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Richard M. Locksley, M.D.

Richard Locksley, M.D. Professor, Departments of Medicine and
Microbiology & Immunology
Investigator, Howard Hughes Medical Institute

University of California, San Francisco
513 Parnassus Ave.
Medical Sciences, S-1032B, Box 0795
San Francisco, CA 94143

Tel: (415) 476-3087
Fax: (415) 502-5081

Email: richard.locksley@ucsf.edu

Locksley Lab

Cancer Center
Immunology Graduate Program
Quantitative Biosciences UCSF (QB3)
Virology and Microbial Pathogenesis
Howard Hughes Medical Institute

Dr. Locksley is the Director of the Sandler Asthma Basic Research Center (SABRE) and a Howard Hughes Medical Institute Investigator. He is a Professor in the Departments of Medicine and Microbiology & Immunology. He received his undergraduate degree in biochemistry from Harvard and his M.D. from the University of Rochester. After completing his residency at UCSF, he trained in infectious diseases at the University of Washington. Prior to his position as director of the SABRE Center, Dr. Locksley served 18 years as the Chief of the Division of Infectious Diseases at UCSF Medical Center. Dr. Locksley is a fellow of the American Academy of Arts and Sciences.

Dr. Locksley's laboratory addresses the immune cells and tissue responses that occur during allergic, or type 2, immunity. This includes the processes by which naïve helper T cells differentiate to become allergy-supporting Th2 cells, but also the interactions of these cells with eosinophils, basophils, mast cells and alternatively activated macrophages that mediate activities in peripheral tissues. The laboratory increasingly focuses on innate immunity, particularly since the discovery of Group 2 innate lymphoid cells, or ILC2s, which are prominently involved in allergy. Importantly, the discovery of ILC2s initiated efforts to uncover the ‘ground state’ of allergy by investigating homeostatic pathways involving these cells that might provide insights regarding their primary function in the immune system and in homeostasis.

Dr. Locksley’s laboratory pioneered the use of mice genetically engineered to report cytokines expressed during allergic immune responses. Using these methods, the laboratory participated in the discovery of innate lymphoid type 2 cells, or ILC2s, which represent a previously unknown cell now implicated in allergic immunity. The ability to study the activation and organization of innate ILC2s uncovered a role for cells associated with allergy and asthma, such as eosinophils, in processes involved with basal metabolism and tissue homeostasis. Activation of ILC2s in the small intestine was implicated in alteration of the mucosa to a secretory phenotype characterized by high numbers of goblet cells and tuft cells. The latter, a previously mysterious epithelial cell of unknown function, was shown to be the source of IL-25, a cytokine capable of activating ILC2s and other immune cells associated with allergy and asthma, thus opening up entirely new avenues for discovery.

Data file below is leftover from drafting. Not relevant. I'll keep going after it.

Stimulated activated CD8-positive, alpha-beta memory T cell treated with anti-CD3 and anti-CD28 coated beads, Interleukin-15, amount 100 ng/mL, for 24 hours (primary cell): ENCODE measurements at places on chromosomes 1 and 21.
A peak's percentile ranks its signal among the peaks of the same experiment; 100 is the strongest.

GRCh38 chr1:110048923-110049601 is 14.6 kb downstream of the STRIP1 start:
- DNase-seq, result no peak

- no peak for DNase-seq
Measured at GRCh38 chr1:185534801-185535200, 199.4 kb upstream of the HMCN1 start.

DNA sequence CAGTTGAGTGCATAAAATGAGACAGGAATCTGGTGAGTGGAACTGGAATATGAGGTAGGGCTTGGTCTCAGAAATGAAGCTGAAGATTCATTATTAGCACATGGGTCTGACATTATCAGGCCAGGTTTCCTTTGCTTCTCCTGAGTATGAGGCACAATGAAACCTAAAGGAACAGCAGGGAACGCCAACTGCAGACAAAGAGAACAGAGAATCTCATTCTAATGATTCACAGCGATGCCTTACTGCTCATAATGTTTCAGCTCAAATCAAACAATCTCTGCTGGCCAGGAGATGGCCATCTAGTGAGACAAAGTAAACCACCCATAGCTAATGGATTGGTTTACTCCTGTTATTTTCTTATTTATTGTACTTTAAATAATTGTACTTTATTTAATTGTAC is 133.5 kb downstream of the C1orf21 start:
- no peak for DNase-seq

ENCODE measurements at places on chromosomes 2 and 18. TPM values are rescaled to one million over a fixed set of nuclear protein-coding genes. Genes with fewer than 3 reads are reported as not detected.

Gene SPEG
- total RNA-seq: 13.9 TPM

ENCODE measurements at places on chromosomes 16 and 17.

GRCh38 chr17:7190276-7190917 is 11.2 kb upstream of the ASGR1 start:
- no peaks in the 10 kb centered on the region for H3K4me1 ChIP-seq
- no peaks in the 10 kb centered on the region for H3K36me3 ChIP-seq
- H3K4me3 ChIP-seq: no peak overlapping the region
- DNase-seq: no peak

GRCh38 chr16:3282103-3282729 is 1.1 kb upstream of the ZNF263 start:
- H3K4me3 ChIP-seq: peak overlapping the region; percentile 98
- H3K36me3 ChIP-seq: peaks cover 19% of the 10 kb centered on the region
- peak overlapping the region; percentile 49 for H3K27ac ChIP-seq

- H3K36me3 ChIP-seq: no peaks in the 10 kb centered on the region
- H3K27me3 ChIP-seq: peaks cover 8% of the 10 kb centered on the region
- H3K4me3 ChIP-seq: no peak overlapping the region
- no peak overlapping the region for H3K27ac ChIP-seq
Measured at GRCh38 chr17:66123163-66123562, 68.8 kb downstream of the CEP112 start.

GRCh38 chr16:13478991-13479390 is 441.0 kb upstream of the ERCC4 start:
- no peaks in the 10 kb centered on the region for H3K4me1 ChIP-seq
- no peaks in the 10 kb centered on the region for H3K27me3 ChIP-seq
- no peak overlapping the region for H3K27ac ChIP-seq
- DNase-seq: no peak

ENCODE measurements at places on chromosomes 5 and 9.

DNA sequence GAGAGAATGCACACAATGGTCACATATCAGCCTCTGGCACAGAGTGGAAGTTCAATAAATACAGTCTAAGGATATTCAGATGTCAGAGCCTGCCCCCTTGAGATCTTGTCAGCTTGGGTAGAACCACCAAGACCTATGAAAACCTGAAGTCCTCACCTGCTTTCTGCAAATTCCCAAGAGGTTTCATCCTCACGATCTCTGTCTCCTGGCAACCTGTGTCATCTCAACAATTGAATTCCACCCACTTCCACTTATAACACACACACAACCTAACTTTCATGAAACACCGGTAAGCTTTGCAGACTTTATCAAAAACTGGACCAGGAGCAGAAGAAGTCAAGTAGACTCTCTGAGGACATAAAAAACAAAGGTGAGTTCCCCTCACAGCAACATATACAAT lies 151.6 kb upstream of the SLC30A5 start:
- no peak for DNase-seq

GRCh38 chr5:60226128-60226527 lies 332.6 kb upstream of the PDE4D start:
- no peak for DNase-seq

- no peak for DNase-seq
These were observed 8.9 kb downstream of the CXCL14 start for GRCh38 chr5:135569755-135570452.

Selected Publications:

  1. Locksley RM. 2010. Asthma and allergic inflammation. Cell 140:777-83.
  2. Price AE, HE Liang, BM Sullivan, RL Reinhardt, CJ Eisley, EJ Erle, RM Locksley. 2010. Systemically dispersed innate IL-13-expressing cells in type 2 immunity. Proc Natl Acad Sci USA 107:11489-94.
  3. Wu D, AB Molofsky, HE Liang, RR Ricardo-Gonzalez, HA Jouihan, JK Bando, A Chawla, RM Locksley. 2011. Eosinophils sustain adipose alternatively activated macrophages associated with glucose homeostasis. Science 332:243-7.
  4. Liang H-E, RL Reinhardt, JK Bando, BM Sullivan, I-C Ho, RM Locksley. 2011. Divergent expression patterns of IL-4 and IL-13 define unique functions in allergic immunity. Nature Immunol 13:58-66.
  5. Molofsky AB, JC Nussbaum H-E Liang, SJ Van Dyken, LE Cheng, A Mohapatra, A Chawla, RM Locksley. 2013. Innate lymphoid type 2 cells (ILC2) sustain visceral adipose tissue eosinophils and alternatively activated macrophages. J Exp Med 210:535- 49.
  6. Nussbaum JC, SJ Van Dyken, J von Moltke, LE Cheng, A Mohapatra, AB Molofsky, EE Thornton, MF Krummel, A Chawla, H-E Liang, RM Locksley. 2013. Type 2 innate lymphoid cells control eosinophil homeostasis. Nature 502:245-8.
  7. Van Dyken SJ, A Mohapatra, JC Nussbaum, AB Molofsky, EE Thornton, SF Ziegler, ANJ McKenzie, MF Krummel, H-E Liang, RM Locksley. 2014. Chitin activates parallel immune modules that direct distinct inflammatory responses via innate lymphoid type 2 (ILC2) and γδ T cells. Immunity 40:414-24.
  8. Lee M-W, JI Odegaard, L Mukundan, Y Qui, AB Molofsky, JC Nussbaum, K Yun, RM Locksley, A Chawla. 2015. Activated type 2 innate lymphoid cells regulate beige fat biogenesis. Cell 160:74-87.
  9. Bando JK, H-E Liang, RM Locksley. 2015. Identification and distribution of developing innate lymphoid cells in the fetal mouse intestine. Nat Immunol 16:153-60.
  10. Molofsky AB, F Van Gool, H-E Liang, SJ Van Dyken, JC Nussbaum, J Lee, JA Bluestone, RM Locksley. 2015. IL-33 and IFN-γ counter-regulate group 2 innate lymphoid cell activation during immune perturbation. Immunity 43:161-74.
  11. von Moltke J, M Ji, H-E Liang, RM Locksley. 2016. Tuft cell-derived IL-25 regulates an intestinal ILC2-epithelial response circuit. Nature 529:221-25.
  12. Van Dyken SJ, JC Nussbaum, J Lee, AB Molofsky, H-E Liang, JL Pollack, RE Gate, GE Haliburton, CJ Ye, A Marson, DJ Erle, RM Locksley. 2016. A tissue checkpoint regulates type 2 immunity. Nat Immunol 17:1381-7.
  13. von Moltke J, CE O’Leary, NA Barrett, Y Kanaoka, KF Austen, RM Locksley. 2017. Leukotrienes provide an NFAT-dependent signal that synergizes with IL-33 to activate ILC2s. J Exp Med 214:27-37.